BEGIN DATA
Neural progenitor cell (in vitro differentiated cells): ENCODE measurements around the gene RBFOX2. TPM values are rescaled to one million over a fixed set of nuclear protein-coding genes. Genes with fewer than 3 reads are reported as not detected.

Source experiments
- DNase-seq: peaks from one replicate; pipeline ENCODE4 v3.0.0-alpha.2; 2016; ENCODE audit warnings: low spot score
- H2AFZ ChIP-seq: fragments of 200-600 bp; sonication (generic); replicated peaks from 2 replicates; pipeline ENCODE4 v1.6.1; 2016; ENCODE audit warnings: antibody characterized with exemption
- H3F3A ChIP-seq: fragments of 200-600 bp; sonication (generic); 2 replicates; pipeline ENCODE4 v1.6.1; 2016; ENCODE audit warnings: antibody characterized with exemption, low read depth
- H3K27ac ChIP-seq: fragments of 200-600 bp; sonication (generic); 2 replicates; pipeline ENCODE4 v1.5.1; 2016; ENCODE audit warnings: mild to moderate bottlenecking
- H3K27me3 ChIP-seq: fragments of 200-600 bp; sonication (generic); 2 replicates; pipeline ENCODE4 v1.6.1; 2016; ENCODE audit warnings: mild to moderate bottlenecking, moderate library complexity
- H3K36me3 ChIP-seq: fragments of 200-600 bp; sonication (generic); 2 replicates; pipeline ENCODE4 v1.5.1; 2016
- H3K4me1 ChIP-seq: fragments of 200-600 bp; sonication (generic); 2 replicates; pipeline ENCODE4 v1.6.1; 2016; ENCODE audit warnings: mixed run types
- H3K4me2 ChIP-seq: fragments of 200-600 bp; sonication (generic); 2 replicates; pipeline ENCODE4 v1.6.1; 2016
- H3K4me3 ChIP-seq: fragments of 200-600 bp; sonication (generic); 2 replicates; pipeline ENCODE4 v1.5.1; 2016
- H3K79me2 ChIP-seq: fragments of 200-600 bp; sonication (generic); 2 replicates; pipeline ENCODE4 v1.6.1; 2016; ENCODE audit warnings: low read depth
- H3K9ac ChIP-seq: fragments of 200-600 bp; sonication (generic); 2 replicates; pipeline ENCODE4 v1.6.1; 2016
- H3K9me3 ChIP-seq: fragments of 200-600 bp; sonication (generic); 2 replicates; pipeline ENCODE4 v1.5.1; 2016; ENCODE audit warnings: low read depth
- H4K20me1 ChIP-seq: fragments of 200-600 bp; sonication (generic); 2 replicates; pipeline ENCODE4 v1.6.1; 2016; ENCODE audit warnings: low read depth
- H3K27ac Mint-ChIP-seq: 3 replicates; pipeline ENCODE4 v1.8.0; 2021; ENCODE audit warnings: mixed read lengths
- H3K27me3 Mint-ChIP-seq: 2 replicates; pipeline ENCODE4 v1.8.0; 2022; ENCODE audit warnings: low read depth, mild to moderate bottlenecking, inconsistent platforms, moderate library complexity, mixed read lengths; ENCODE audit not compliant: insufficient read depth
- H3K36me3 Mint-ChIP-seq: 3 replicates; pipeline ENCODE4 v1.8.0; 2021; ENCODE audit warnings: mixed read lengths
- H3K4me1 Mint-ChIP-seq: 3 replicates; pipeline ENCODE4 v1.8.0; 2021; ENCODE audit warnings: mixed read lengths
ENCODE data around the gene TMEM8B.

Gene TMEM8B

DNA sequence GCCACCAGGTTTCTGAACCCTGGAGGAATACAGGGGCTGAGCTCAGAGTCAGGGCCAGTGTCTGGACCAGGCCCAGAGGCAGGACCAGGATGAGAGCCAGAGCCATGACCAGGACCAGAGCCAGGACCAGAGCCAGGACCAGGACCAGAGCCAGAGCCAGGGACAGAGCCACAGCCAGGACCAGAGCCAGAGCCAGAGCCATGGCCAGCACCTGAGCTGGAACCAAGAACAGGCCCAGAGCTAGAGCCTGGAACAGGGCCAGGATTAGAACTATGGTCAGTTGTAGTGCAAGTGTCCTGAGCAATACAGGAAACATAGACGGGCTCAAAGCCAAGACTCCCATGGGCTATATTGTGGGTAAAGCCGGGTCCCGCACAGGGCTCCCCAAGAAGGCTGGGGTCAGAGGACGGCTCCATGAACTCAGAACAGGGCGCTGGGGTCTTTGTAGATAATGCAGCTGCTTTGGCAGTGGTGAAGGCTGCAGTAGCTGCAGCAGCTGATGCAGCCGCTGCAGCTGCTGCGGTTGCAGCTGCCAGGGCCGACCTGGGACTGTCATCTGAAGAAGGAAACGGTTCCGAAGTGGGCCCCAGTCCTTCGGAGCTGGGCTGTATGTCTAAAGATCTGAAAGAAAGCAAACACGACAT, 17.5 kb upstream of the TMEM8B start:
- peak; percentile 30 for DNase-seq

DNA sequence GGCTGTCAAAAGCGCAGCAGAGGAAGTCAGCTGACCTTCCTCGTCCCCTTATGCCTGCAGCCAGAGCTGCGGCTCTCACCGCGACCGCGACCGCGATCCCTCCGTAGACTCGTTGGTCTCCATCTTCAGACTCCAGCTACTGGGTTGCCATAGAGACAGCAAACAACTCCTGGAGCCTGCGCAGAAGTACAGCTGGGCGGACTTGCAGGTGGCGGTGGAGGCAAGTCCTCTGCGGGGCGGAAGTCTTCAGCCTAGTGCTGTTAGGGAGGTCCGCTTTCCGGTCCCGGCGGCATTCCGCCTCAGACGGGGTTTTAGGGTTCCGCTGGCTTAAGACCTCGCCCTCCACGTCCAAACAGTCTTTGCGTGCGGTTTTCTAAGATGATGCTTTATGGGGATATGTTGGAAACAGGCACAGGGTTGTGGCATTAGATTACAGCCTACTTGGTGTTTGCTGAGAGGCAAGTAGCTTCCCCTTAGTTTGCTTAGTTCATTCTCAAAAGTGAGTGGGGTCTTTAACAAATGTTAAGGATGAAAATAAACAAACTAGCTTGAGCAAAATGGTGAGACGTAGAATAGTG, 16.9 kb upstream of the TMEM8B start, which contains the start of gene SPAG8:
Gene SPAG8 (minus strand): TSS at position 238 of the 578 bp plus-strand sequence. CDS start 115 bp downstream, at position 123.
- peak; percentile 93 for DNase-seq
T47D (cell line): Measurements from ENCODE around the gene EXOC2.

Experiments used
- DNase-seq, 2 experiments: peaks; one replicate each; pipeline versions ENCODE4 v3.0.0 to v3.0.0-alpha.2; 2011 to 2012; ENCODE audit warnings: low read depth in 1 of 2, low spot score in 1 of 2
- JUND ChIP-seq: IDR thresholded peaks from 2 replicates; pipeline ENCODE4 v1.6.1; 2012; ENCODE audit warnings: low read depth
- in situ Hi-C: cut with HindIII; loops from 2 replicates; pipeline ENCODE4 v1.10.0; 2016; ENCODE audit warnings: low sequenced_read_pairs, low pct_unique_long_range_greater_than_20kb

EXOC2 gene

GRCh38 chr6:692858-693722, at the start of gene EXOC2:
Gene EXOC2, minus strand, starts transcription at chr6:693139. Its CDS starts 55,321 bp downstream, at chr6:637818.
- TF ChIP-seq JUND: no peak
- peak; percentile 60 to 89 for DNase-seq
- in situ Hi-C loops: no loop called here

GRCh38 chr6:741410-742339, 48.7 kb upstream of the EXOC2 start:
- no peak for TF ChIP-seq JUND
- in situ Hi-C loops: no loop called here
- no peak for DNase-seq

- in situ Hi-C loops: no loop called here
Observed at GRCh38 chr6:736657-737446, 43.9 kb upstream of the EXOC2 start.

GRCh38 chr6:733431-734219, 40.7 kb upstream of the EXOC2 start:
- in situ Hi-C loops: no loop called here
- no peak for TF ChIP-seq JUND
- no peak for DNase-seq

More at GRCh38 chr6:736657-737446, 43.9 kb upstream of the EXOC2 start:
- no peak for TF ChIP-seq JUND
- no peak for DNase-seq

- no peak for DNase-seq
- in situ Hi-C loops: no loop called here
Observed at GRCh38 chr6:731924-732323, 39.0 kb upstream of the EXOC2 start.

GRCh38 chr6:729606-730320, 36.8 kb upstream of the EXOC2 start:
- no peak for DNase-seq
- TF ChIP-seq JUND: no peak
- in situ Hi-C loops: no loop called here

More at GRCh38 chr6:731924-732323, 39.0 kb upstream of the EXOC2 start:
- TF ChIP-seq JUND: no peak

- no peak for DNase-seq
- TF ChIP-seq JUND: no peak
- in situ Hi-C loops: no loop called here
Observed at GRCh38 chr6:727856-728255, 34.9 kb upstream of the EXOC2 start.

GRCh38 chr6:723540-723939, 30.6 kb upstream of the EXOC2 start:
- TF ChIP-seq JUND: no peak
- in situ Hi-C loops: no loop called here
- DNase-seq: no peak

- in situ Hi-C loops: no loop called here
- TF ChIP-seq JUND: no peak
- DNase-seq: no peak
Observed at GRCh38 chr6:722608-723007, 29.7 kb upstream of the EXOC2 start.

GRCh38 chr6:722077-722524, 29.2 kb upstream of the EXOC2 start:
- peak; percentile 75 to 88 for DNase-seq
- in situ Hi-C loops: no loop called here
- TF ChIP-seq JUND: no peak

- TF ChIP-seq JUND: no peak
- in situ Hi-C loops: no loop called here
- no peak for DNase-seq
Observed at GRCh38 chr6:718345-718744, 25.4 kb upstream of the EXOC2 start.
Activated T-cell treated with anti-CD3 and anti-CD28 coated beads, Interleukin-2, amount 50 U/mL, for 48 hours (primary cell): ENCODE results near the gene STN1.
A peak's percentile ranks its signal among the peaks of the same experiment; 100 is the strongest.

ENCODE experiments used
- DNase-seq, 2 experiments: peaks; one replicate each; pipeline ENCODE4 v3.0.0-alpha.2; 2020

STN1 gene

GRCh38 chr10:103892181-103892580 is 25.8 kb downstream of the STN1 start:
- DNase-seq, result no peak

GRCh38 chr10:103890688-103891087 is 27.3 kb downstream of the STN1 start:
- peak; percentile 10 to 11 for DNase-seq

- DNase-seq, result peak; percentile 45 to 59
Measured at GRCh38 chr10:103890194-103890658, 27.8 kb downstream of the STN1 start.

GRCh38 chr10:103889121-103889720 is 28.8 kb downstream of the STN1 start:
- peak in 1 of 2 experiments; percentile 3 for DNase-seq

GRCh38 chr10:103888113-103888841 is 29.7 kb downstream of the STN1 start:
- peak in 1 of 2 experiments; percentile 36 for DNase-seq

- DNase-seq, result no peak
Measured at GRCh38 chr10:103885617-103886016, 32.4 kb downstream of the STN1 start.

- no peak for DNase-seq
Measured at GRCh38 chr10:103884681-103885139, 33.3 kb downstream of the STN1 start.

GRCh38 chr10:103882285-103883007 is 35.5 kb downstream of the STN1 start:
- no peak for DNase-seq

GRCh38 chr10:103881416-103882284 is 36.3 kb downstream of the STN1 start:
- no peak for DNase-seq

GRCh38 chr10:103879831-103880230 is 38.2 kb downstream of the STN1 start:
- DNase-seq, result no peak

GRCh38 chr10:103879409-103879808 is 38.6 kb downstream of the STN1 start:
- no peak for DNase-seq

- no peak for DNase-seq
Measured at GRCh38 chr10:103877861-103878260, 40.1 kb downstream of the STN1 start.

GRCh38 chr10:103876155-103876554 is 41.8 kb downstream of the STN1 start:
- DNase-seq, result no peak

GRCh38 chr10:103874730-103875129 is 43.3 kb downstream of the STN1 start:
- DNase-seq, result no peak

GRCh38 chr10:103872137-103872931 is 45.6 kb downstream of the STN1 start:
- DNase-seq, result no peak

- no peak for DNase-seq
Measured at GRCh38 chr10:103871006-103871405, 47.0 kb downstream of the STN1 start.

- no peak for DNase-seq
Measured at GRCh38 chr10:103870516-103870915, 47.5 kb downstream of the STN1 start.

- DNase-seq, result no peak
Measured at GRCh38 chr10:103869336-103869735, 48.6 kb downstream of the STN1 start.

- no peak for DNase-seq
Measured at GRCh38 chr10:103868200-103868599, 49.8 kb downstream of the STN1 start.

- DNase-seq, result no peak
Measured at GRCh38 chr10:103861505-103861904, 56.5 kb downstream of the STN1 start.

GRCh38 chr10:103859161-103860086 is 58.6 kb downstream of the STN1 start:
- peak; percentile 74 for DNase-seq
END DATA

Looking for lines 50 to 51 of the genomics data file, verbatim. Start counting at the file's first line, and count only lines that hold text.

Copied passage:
- no peak for DNase-seq

- no peak for DNase-seq